Tag Archives: United States

Climate and Land-use Change Altering Birds’ Range

Modeling Changes in Range - Hooded Warbler

The upper-left map is a model of the current range for the Hooded Warbler. The other maps show various scenarios for how that range will change by 2075. Blue colors represent gains in range (primarily in the north) while red represents a loss of range (primarily in the south, and in scattered areas where forest is projected to be lost).

A couple of months ago ago, when I was admittedly in a phase of never blogging, I had a paper published in PLoS ONE that examines how projected changes in climate and land use are likely to affect bird populations across the conterminous United States.  Given that I wasn’t blogging at the time, I thought I’d get it out here on Feathers and Folly.  It was a paper that got a lot of attention from the popular press…a rarity for me…including newspaper stories, an upcoming feature in Popular Science, and a live interview on South Dakota Public Radio.  Here’s the link to listen to the Public Radio story:

SD Public Radio – “Mid-day” – Birds, Climate, and Land-use

My “day job” with the U.S. Geological Survey is to map and model land use and land use change, using satellite imagery and other sources.  By modeling land use out into the future, we can determine how landscape changes might affect biodiversity, climate, hydrology, or other ecological processes.  This paper represents the first time I’ve been able to link my day job, with my passion of birds and birding, which is why I was so excited to do this work, and thrilled to get it published.

For access to the paper itself, anybody can freely download it from PLoS ONE. Click here to go to the web pages for the paper.

I modeled 50 species of birds for the U.S., with most showing losses of range at their southern edge due to a warming climate, with gains of range at the northern end.  Land change affected different species in different ways.  Some species actually benefit from man-drive landscape change, while many others are negatively impacted by loss of habitat.  The purpose of the paper was to show that it’s not just climate change that affects changes in bird populations, but also how man uses the landscape.

Maps such as the one found at the top are available for viewing for all 50 species that I modeled at the following website:

USGS Sohl Research – Climate and Land-use Change Impacts on Birds


Website – USGS EROS Land-cover Modeling

FORE-SCE Example

Finally. About 8 years after starting work on our own modeling framework and using it to project the Earth's land-cover out into the future, we have our own, official, dedicated USGS website.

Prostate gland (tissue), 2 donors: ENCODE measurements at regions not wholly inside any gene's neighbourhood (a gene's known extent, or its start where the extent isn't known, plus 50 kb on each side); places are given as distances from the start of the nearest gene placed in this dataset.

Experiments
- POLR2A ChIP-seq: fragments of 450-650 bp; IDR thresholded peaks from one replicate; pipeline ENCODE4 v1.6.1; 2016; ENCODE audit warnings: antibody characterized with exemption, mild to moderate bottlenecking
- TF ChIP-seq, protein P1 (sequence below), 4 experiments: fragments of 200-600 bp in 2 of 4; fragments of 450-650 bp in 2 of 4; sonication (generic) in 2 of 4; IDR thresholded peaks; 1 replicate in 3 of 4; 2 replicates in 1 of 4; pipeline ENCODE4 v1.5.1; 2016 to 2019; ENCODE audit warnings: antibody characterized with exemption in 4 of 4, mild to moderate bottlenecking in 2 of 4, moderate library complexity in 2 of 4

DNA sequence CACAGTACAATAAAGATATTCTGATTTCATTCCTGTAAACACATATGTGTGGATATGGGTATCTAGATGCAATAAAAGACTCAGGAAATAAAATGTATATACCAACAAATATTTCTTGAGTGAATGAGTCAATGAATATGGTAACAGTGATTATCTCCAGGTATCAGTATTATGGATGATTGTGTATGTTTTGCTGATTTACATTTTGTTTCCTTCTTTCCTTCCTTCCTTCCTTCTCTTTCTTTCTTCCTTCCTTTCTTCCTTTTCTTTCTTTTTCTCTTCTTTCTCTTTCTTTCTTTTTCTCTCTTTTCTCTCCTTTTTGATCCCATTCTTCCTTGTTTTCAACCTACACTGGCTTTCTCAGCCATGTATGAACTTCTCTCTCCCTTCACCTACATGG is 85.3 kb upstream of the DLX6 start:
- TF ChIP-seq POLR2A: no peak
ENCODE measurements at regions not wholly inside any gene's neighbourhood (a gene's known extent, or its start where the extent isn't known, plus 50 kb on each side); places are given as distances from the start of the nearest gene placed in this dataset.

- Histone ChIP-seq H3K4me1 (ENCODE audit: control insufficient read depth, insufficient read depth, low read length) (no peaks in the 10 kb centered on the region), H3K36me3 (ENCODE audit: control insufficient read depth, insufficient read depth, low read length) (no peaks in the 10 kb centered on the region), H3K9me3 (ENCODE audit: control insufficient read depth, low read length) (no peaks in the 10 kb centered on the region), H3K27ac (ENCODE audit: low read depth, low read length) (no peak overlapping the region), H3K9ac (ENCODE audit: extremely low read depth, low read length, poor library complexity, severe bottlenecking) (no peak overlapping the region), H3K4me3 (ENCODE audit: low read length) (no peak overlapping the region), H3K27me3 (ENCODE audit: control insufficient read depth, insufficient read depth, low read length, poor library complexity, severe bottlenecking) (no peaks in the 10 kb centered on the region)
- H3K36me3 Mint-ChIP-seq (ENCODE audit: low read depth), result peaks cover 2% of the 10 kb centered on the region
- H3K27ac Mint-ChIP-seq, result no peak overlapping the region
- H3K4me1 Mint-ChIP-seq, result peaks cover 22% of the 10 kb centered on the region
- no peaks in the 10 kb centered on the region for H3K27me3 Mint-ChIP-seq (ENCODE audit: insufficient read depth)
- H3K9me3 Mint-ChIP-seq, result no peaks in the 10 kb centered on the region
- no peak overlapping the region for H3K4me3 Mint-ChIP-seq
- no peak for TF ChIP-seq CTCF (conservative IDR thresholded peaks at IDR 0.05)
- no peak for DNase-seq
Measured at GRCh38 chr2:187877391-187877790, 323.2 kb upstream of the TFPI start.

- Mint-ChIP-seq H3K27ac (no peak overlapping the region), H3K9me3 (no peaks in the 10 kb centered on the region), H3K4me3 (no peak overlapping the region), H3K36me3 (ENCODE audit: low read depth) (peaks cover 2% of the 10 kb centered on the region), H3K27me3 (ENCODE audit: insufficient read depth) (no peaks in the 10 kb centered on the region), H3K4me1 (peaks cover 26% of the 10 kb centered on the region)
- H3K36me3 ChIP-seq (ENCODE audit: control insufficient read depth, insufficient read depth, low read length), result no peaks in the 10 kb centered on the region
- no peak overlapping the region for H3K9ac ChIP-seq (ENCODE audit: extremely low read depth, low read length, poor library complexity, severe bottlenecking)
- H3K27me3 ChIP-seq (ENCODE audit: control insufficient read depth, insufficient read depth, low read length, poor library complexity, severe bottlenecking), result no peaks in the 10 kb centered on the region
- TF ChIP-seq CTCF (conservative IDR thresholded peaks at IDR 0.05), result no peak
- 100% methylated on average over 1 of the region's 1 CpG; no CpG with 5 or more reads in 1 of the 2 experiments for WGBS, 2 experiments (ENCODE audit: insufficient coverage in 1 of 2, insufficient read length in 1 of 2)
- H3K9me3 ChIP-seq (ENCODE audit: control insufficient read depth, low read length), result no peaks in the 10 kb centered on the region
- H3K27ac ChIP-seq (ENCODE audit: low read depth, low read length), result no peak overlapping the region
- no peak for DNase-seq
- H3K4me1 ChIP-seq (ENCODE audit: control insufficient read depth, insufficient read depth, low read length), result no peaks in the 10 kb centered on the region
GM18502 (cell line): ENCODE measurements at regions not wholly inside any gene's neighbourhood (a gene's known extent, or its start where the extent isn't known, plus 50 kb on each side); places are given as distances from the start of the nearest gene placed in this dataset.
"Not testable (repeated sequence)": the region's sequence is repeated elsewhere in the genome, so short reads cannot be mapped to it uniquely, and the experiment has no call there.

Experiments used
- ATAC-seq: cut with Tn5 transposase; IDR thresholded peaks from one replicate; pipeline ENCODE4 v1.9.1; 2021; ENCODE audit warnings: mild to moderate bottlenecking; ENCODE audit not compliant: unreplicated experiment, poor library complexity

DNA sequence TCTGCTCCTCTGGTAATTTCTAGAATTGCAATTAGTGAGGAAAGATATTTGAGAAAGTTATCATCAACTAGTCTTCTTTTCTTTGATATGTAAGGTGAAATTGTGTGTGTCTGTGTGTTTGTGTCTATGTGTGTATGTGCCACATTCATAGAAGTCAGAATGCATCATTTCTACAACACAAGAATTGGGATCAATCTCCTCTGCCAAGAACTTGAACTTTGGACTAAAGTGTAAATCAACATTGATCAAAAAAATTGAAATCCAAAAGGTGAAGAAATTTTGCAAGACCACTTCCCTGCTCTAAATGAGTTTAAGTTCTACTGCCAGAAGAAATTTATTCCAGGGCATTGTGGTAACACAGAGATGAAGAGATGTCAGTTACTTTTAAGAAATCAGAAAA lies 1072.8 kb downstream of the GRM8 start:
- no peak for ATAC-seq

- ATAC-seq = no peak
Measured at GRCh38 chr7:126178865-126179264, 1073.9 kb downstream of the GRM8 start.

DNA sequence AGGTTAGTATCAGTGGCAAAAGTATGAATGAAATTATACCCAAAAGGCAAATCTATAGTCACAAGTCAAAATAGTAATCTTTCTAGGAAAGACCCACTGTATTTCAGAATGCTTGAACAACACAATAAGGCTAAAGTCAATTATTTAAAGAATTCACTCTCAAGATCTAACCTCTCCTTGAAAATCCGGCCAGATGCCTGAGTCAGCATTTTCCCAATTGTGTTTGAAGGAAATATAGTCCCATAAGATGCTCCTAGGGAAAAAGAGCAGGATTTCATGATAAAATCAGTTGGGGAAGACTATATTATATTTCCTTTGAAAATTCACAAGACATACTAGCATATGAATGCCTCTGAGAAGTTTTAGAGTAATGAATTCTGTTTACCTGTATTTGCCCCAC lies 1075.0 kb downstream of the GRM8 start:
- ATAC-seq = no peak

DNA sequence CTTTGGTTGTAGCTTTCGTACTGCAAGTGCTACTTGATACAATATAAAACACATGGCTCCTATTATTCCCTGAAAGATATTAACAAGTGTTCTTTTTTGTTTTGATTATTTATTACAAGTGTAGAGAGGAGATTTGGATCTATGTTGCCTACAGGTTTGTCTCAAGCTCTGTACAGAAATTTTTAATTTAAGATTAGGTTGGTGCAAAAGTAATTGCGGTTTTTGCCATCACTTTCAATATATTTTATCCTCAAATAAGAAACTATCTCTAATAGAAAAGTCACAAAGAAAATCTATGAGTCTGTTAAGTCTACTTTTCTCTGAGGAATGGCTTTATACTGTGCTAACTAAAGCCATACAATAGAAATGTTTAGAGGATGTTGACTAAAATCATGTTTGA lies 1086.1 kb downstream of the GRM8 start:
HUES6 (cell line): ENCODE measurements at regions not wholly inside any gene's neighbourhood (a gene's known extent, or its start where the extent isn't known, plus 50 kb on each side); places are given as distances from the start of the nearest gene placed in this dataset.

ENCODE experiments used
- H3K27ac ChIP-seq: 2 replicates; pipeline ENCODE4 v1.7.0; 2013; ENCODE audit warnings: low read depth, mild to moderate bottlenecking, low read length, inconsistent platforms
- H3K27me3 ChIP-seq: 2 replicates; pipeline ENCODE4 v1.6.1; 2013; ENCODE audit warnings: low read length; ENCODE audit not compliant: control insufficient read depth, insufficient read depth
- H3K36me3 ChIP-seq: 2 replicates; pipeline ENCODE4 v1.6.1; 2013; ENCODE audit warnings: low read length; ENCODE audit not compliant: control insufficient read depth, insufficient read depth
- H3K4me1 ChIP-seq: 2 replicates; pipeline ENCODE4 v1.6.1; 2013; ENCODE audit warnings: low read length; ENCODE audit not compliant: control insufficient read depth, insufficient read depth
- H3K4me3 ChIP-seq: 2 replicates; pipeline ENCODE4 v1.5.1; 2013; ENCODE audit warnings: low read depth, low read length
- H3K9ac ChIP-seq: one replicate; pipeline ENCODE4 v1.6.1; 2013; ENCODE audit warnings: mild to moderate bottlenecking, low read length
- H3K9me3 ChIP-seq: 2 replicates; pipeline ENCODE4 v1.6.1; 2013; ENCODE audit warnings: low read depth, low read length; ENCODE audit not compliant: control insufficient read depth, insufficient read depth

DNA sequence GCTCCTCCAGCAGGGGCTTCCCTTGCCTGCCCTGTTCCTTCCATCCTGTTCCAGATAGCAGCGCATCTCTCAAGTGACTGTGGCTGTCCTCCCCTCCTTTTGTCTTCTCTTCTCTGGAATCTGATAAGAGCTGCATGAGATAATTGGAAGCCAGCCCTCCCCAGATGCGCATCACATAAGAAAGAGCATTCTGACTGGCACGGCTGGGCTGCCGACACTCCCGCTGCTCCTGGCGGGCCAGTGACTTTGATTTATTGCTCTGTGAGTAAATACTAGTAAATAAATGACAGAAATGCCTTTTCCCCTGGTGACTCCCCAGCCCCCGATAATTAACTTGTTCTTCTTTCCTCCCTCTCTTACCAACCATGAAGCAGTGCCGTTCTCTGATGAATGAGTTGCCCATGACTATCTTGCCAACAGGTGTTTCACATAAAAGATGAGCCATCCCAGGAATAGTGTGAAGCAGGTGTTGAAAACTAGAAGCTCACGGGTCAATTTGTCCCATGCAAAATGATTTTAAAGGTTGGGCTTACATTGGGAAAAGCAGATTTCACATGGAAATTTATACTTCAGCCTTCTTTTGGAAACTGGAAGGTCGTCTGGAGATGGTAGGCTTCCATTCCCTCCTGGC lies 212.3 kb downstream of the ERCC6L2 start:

Finally.  A website. 

USGS Land-Cover Modeling Website

This will be my 20th year working at the U.S. Geological Survey’s Earth Resources Observation and Science (EROS) Center.  OK…USGS EROS for short.  For the first 12 or so years, I primarily worked on the mapping of land cover (what’s on the surface of the Earth, such as “agriculture”, “urban”, Forest”, “wetland”, etc.), and analyzing land-use change, using satellite imagery.  About 8 years ago, we started work on taking the concept forward into the future, projecting what the landscape of the Earth will look like at some future date.  Over the years, I led the development of a new land-cover modeling framework, the “FORE-SCE” model (FOREcasting SCEnarios of land-use change).  FORE-SCE?  Get it?  We’re “FORE-SCE-ing” the future!!

It’s been fun over the last 8 years, and our modeling work has gotten quite a bit of attention.  However, that attention has all come from publications in the literature.  We haven’t had a website!  Until yesterday, when we finally had an official USGS website go active for the modeling work.

USGS Land-cover Modeling Website

Pretty simple so far, but it gives you an idea of what we do, has a few little tools to show “before” and “after” maps of land-cover, and lets you download some of our land-cover projection data that we’ve produced.  Excited to FINALLY have a web presence, a presence I hope to expand in the coming years, particularly with more interactive tools for data exploration and analysis.

Good day to be a scientist!!

AGEE PaperIt’s ALWAYS a good day to be a scientist when one of your papers is published in a journal.  Today I had a paper published in the journal Agriculture, Ecosystems, and Environment.  The paper describes land-cover modeling that was done in the Great Plains of the United States.  We used our own, home-grown modeling framework, “FORE-SCE” (Forecasting Scenarios of Land-use Change), and projected land-cover change from 2006 out through the year 2100, for 4 different scenarios.

We’re doing the same kind of land-cover modeling for all of the U.S., with a goal of finishing by the end of the year.  The land-cover scenarios we’re producing are being used to look at the impacts of land-cover change on carbon fluxes and other greenhouse gases.  We really have a great team working on this.

Click here to take a look at the paper!   Drop what you’re doing!  Put down that book!  Turn off the TV!  Shut down the computer!  Ignore the family!  This is a paper that’s SURE to keep you riveted to your seat!